Phil Dickinson's kubb books.

Phil Dickinson’s kubb books.

Today’s Skill Builder Wednesday practices focuses on phantom games. Working the skills for different parts of the game is important, but you also need the full game experience as often as you can. Today’s practices mark the last of a 12 part series. Look for more skill builders in my book, “Kubb Remastered,” scheduled for release worldwide on July 4, 2019.

Me Against Me

The most common way competitive players practice when they are alone is by playing phantom games. These are normal games of one versus one by yourself, and against yourself, moving from one baseline to the next until you (or you) win. It works all the skills. If you want to add difficulty, play using only five batons. Playing one hour alone is like playing two hours with a partner or three hours as a threesome.

Down Five Game

Play the Down Five phantom game by yourself or with your team. Being five down and having all five of your base kubbs standing is the worst it can be in a game. This practice game helps you prepare to overcome this low. Drill the five opponent’s base kubbs into the upfield and play a phantom game. Always stay on the same side of the pitch and keep adding any new base kubbs you get down after each turn. Continue playing until you can slay the king.

Two Kings

In the Two Kings game, you play a phantom game against yourself until both sides win (two kings are slayed). When the first king falls, you only need play from one baseline—the one that still needs to slay the king.

Pulling Kubbs

Play a phantom game, but stay on the same side of the pitch. Keep pulling one kubb off your opponent’s baseline (the one you’re standing behind) each turn. Add any base kubbs you knock down from the upfield into the mix. Do this until you can clear the five upfield base kubbs and slay the king.

Counting Batons

Counting batons is just what it sounds like. You’re going to count the number of batons it takes to finish two phantom games and there are 10 in play. If you knock down the last base kubb and have a baton left, you can slay the king. Set a desired goal, say 50 or less. World class is 30 or less batons to finish two games. There are 11 individual pieces of wood to hit plus piles of field kubbs. If you are 50 percent on 8 meter kubbs, you will be using 20 batons which means you only can spare nine batons to clear field kubbs and one for the king to achieve 30 throws. Not easy!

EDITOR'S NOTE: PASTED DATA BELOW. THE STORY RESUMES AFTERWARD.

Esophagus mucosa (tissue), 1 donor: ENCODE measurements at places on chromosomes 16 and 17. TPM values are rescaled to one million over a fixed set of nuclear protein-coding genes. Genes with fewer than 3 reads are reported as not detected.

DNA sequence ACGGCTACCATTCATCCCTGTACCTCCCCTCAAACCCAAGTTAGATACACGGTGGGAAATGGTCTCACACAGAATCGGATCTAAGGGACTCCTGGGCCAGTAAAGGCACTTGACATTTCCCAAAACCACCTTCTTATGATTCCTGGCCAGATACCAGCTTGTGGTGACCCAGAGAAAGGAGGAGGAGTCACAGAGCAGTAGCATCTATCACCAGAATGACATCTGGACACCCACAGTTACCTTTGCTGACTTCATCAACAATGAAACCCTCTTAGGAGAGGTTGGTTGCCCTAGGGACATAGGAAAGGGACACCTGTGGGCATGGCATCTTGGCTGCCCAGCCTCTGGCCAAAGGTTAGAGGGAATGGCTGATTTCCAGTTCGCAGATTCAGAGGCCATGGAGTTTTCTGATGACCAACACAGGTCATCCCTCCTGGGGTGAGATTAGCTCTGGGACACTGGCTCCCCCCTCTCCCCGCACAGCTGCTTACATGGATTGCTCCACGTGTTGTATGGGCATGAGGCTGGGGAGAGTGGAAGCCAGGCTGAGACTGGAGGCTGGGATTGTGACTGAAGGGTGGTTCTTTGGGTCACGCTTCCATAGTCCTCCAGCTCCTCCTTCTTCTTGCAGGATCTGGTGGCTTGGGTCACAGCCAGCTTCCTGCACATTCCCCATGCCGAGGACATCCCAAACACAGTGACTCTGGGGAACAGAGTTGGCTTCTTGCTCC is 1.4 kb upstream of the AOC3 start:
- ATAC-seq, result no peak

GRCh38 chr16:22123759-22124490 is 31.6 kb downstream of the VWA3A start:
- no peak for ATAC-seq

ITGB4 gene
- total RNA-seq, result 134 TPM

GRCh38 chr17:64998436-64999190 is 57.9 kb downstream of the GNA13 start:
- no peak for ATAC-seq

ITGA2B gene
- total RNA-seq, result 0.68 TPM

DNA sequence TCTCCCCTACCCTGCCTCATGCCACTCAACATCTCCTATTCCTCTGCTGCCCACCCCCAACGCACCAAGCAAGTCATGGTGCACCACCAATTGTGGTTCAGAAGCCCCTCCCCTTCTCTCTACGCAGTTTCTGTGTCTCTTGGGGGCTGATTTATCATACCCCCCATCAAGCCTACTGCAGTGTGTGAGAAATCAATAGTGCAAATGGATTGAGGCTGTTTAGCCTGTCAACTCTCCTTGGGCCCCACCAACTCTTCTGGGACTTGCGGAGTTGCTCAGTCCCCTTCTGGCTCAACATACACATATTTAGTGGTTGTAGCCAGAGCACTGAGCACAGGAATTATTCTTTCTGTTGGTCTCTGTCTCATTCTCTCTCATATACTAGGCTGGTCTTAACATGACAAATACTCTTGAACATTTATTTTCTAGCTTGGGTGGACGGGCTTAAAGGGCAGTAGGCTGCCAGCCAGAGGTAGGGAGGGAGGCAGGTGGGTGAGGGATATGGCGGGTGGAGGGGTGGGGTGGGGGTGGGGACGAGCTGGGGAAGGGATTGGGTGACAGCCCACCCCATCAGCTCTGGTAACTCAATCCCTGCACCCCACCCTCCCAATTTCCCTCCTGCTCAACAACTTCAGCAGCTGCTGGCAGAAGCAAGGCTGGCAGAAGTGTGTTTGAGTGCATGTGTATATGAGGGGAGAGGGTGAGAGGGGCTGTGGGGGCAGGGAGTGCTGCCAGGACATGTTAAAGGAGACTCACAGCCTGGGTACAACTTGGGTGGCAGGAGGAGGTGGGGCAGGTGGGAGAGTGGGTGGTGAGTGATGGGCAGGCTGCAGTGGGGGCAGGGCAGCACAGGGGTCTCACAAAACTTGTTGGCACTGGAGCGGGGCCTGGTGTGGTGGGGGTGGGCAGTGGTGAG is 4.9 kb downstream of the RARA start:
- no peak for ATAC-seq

10 in Play

10 In Play is one of the most difficult ways to play a phantom game. Play a game against yourself back-and-forth, but don’t finish the game until all 10 kubbs are off the baselines. Keep going back-and-forth until you can finish the game. The catch: you can’t hit the last kubb with a baton and then the king in the same turn. You must drill all 10 kubbs before you can slay the king.

Phantom X

Phantom X is the hardest of all phantom games. It’s grueling. You play this game against yourself until all 10 kubbs are in play, but you only increase each turn by adding one kubb—as long as you’ve earned it by knocking it off the baseline. Use a 2-4-6 opening. You throw one kubb the first round, two kubbs the second round, three kubbs the third round, and so on. If you can’t get a base kubb down, you’re stuck throwing the same number of kubbs in as you did in the previous turn. If you knock down more than one base kubb, you only pull one and replace the others on the line. This game can be long and challenging, but it’s worth it. It’s a minimum of 10 turns to complete, but usually takes a lot more. This game will give you a lot of practice on every part of the game and with different numbers of kubbs to throw in. And, if you want to make it more difficult, use only five batons. It’s not for the faint of heart!